Tag : Adult Aquired Flat Foot

Pain In The Arch Everything You Need To Understand

Overview


Posterior tibial tendon dysfunction is one of several terms to describe a painful, progressive flatfoot deformity in adults. Other terms include posterior tibial tendon insufficiency and adult acquired flatfoot. The term adult acquired flatfoot is more appropriate because it allows a broader recognition of causative factors, not only limited to the posterior tibial tendon, an event where the posterior tibial tendon looses strength and function. The adult acquired flatfoot is a progressive, symptomatic (painful) deformity resulting from gradual stretch (attenuation) of the tibialis posterior tendon as well as the ligaments that support the arch of the foot.


Arch Pain


Causes


Poor quality footwear. Excess weight. Commonly occurs in people over 50. Overuse or strain by athletes, especially runners. Plantar fasciitis can be caused by overuse of the plantar fascia due to walking or running in poorly supported footwear. It?s not surprising to note that healthy, active adults are the most common victims of plantar fasciitis: runners, joggers, basketball players, tennis and racquetball players? basically any sport that requires quick or repetitive movements combined with impact on the heel and arch of the foot can lead to plantar fasciitis. Seniors are also at risk due to the ligament and bone issues common to those of older years. Another leading cause of plantar fasciitis is being overweight or obese. In this case, while a sports-related injury may not be to blame, just the daily stress of walking with too much excess weight straining the plantar fascia ligaments can lead to inflammation and painful heel pain. Anyone whose job requires long periods of standing or walking is prone to develop plantar fasciitis as well. For those who develop arch strain or arch pain as a result of structural problems like flat feet, they require arch support that will accommodate their individual needs.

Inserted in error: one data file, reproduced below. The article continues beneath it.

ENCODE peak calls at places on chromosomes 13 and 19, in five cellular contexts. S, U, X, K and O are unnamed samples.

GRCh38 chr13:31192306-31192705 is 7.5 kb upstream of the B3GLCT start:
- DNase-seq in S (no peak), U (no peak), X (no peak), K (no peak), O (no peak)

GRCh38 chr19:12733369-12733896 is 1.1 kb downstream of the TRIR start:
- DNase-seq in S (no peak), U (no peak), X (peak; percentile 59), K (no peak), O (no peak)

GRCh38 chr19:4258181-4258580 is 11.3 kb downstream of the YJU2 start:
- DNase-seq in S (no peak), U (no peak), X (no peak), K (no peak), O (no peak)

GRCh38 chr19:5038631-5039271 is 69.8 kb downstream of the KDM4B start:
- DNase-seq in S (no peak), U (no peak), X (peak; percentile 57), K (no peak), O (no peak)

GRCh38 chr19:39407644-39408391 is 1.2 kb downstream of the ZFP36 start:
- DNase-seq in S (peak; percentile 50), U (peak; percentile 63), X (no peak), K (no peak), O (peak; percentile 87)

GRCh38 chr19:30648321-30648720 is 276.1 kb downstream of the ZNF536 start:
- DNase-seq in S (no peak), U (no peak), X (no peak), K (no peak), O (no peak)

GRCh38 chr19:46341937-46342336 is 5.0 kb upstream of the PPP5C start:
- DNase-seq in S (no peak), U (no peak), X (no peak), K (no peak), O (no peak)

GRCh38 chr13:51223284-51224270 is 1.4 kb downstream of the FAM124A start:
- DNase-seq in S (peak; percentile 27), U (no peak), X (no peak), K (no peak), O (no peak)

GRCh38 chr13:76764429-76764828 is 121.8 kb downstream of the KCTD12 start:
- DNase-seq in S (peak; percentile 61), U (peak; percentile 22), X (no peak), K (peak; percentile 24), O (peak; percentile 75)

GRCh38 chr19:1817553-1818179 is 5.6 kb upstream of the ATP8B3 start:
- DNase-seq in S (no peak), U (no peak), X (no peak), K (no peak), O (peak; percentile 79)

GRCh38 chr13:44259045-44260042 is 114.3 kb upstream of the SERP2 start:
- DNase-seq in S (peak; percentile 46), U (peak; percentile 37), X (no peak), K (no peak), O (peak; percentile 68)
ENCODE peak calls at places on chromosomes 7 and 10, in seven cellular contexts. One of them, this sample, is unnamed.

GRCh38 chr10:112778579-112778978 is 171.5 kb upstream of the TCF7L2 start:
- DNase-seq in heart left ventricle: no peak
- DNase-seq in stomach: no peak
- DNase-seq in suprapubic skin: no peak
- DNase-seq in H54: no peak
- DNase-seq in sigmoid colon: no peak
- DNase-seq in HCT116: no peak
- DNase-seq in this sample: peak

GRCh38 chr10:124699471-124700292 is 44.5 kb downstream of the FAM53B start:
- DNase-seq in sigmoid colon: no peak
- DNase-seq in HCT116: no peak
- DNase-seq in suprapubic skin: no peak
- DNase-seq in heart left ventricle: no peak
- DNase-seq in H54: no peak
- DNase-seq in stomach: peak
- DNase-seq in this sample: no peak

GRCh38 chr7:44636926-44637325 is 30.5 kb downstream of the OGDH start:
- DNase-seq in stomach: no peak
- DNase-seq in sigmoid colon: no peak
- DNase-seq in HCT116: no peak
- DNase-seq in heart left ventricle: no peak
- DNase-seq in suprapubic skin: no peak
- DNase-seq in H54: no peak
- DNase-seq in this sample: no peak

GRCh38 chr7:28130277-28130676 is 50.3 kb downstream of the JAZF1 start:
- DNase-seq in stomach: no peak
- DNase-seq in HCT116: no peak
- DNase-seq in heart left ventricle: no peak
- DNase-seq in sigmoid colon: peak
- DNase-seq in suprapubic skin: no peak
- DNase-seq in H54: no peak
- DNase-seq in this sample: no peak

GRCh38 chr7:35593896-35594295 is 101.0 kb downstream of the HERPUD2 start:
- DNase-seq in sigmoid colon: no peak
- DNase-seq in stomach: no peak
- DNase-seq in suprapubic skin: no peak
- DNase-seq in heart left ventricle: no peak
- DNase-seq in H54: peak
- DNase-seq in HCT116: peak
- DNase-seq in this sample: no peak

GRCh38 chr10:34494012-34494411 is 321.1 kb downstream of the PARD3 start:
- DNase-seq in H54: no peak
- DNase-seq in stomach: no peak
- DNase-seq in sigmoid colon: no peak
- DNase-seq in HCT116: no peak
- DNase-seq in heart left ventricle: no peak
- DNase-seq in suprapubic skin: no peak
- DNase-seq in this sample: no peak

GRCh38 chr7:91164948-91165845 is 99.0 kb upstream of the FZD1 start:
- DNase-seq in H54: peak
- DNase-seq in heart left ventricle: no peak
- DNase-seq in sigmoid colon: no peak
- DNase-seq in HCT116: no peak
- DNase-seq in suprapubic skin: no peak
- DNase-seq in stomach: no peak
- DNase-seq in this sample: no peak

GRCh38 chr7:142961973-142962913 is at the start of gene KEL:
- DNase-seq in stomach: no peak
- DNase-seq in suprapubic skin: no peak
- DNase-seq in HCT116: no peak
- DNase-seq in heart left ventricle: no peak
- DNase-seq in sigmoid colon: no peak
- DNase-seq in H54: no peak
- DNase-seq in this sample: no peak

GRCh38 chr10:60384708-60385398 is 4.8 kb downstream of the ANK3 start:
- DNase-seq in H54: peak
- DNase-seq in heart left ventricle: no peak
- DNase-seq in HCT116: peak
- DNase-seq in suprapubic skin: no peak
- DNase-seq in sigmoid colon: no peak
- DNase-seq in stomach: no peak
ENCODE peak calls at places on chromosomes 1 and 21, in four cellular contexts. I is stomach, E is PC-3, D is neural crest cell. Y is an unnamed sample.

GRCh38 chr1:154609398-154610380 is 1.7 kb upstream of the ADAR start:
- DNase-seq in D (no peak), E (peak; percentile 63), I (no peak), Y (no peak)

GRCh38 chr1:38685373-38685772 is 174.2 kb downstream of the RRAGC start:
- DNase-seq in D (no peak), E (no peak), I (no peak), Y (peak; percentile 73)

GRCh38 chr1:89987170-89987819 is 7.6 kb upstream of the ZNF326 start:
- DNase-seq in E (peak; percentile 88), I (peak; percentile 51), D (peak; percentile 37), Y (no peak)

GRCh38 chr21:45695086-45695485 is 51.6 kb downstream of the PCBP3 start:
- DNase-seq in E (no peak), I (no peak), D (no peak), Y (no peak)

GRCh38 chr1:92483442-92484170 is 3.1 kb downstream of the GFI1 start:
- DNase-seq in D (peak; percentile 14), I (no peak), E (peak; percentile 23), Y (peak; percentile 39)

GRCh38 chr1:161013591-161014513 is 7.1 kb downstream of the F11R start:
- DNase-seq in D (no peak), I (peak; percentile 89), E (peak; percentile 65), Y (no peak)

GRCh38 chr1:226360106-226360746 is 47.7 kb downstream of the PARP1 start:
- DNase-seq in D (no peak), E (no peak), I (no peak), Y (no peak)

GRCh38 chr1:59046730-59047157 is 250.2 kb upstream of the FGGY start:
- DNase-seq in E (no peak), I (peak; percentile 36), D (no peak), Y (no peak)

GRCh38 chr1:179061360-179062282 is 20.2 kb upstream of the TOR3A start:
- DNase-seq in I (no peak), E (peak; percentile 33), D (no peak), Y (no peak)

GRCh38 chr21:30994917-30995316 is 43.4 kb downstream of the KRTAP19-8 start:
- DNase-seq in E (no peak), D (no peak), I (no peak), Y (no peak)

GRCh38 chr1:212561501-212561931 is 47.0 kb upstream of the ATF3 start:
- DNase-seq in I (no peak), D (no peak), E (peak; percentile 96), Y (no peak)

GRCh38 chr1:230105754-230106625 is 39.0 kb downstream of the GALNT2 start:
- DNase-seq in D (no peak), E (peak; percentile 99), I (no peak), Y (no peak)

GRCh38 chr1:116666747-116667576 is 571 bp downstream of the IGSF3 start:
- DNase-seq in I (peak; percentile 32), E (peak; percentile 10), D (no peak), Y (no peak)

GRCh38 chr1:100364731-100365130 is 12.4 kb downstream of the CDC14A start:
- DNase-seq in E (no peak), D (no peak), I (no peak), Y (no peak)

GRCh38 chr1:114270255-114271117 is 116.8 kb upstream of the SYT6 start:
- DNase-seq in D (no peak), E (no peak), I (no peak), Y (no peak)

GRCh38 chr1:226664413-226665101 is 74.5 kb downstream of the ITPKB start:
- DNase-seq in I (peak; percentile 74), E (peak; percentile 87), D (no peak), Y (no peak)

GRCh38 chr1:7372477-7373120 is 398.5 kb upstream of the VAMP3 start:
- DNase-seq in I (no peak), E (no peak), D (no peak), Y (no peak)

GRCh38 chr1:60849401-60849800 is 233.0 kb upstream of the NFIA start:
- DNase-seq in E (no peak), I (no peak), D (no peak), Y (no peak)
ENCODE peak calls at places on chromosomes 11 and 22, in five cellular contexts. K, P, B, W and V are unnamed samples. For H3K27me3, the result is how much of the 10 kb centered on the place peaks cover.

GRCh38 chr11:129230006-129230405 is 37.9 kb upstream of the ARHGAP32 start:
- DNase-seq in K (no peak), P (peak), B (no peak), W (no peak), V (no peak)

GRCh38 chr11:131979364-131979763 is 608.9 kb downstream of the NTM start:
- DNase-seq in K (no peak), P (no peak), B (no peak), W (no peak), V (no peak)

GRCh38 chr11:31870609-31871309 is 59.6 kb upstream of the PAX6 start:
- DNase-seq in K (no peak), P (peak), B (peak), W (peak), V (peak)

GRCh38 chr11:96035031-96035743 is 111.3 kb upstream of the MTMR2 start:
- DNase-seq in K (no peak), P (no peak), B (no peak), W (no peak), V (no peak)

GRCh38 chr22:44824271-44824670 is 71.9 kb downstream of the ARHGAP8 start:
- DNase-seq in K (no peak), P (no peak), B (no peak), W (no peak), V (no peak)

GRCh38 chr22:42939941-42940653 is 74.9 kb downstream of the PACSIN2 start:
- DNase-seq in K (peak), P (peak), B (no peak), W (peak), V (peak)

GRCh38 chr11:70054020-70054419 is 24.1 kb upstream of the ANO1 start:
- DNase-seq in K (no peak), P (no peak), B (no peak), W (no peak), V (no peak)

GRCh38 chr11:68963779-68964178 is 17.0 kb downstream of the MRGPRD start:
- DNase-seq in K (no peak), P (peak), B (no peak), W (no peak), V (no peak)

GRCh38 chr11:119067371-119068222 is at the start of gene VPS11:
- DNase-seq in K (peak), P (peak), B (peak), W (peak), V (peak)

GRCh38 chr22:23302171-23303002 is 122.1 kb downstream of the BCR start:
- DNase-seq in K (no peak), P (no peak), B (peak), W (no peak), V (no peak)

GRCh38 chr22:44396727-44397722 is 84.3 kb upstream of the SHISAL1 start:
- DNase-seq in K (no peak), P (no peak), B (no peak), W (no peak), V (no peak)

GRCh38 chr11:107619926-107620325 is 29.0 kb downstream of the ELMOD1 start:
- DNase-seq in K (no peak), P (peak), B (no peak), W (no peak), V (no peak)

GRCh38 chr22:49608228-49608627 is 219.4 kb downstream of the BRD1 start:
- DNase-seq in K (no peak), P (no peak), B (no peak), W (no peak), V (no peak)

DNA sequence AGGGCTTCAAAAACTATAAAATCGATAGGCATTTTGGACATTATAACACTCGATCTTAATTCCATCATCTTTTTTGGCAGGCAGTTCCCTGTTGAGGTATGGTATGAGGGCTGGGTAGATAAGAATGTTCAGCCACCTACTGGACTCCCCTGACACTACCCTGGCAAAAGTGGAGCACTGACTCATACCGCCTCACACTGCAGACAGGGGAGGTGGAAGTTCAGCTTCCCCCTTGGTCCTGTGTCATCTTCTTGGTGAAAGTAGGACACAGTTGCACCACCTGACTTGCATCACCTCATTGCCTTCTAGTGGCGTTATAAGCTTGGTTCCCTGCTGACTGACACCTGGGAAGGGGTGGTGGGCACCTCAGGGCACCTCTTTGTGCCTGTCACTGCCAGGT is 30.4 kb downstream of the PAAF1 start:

Symptoms


The primary symptom is pain or aching in the arch area. This can be accompanied by inflammation and tenderness. If the pain is caused by the plantar fascia, it is likely to be considerably more severe in the mornings due to the muscles being unused. If you notice that the twinges of pain you have are most commonly associated with or immediately after exercise, you might want to visit a good athletic shoe store to make sure you are wearing the right kind of shoe. Another cause of arch pain is plantar fasciitis. The plantar fascia is a tough tissue structure that holds the bottom part of the arch in place. The fascia often becomes inflamed and sore, usually as a result of repetitive motion (for example, very common in those who stand on their feet for work). The pain is often noticeable first thing in the morning and worse with activity.


Diagnosis


Diagnosis of a plantar plate tear can often be challenging due to the complex nature of the anatomy of the foot. Careful history taking and an examination of the area of pain is required to determine the extent and cause of the tear. If necessary, further investigations such as x-rays or diagnostic ultrasound may be ordered by your podiatrist to help evaluate the severity of the problem.


Non Surgical Treatment